The first edition of this important work was the winner of the 2002 Publication of Enduring Quality award by the Association of Environmental and Resource Economists. The continuing premise for the book is that estimates of the economic values of environmental and natural resource services are essential for effective policy-making. As previous editions, the third edition, which includes two additional co-authors, presents a comprehensive treatment of the theory and methods involved in estimating environmental benefits.
Researchers, policy-makers, and practitioners will welcome the work as an up-to-date reference on recent developments. Students will gain a better understanding of the contribution that economics as a discipline can make to decisions concerning pollution control and human health, recreation, environmental amenities, and other critical issues concerning the way we use and interact with environmental and natural resource systems. To reflect recent progress in both the theory and practice of non-market valuation, the third edition includes more details on empirical approaches to measurement, expanded discussion of the reasons for divergence between "willingness to pay" and "willingness to accept compensation," and increased coverage of econometric issues encountered in estimation. In keeping with its cutting edge orientation, it also includes more discussion of survey design, equilibrium sorting models, and the implications of behavioral economics for welfare measurements and benefit cost analysis.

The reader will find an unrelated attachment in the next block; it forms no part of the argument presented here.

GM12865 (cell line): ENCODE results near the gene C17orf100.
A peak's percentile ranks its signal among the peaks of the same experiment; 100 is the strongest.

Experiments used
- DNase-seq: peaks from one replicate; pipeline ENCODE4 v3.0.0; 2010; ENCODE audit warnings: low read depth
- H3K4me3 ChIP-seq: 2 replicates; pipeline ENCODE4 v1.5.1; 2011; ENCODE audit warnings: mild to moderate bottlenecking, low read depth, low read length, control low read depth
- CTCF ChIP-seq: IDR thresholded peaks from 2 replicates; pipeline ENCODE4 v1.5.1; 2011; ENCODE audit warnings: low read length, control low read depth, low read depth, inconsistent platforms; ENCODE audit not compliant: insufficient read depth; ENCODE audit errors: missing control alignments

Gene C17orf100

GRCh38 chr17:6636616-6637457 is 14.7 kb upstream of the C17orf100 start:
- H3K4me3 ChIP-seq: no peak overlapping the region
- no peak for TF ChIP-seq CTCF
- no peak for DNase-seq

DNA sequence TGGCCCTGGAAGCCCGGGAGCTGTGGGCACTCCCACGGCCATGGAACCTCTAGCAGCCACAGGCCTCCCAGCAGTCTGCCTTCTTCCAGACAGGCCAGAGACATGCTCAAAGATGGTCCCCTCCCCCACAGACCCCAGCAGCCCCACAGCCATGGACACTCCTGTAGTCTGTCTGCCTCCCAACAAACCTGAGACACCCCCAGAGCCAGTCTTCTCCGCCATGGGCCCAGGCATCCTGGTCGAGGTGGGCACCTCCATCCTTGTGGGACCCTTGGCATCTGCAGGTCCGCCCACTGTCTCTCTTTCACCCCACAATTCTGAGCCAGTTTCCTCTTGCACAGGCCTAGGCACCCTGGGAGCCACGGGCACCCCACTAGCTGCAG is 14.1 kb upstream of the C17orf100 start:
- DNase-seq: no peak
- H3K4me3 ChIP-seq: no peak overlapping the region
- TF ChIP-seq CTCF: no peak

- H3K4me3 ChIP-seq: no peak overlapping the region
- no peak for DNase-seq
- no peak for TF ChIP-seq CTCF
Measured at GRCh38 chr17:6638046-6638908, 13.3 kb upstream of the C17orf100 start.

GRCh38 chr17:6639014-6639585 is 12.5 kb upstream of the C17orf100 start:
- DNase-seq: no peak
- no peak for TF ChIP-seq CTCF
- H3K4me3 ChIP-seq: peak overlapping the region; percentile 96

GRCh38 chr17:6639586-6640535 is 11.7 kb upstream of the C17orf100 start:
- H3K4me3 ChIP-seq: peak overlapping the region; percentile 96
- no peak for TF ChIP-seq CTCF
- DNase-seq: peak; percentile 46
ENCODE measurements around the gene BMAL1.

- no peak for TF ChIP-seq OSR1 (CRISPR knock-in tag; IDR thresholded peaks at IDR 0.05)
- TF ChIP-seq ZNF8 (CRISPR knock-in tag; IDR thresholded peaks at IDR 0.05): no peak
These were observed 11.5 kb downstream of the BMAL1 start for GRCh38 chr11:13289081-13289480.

A Myrick Freeman III is William D. Shipman Professor of Economics Emeritus at Bowdoin College in Maine, USA, and a former Senior Fellow at Resources for the Future (RFF), Washington DC, USA. Joseph A. Herriges is Professor of Economics at Iowa State University. USA. He was Managing Editor of the Journal of Environmental Economics and Management from 2001-2006. Catherine L. Kling is Charles F. Curtiss Distinguished Professor at Iowa State University, USA, and the Director of the Center for Agricultural and Rural Development. She is a former President of the Association of Environmental and Resource Economists.
1. Resource Evaluation and Public Policy 2. Measuring Values, Benefits, and Costs: An Overview 3. Welfare Measures: Definitions and Concepts 4. Welfare Measures: Theoretical Basis for Empirical Measurement 5. Valuing Changes in Risk 6. Aggregation of Values across Time 7. Valuing Longevity and Health 8. Environmental Quality as a Factor Input 9. Recreation Demand 10. Property Value Models 11. Hedonic Wage Models 12. Stated Preference Methods for Valuation 13. Additional Topics 14. Conclusions and the State of the Art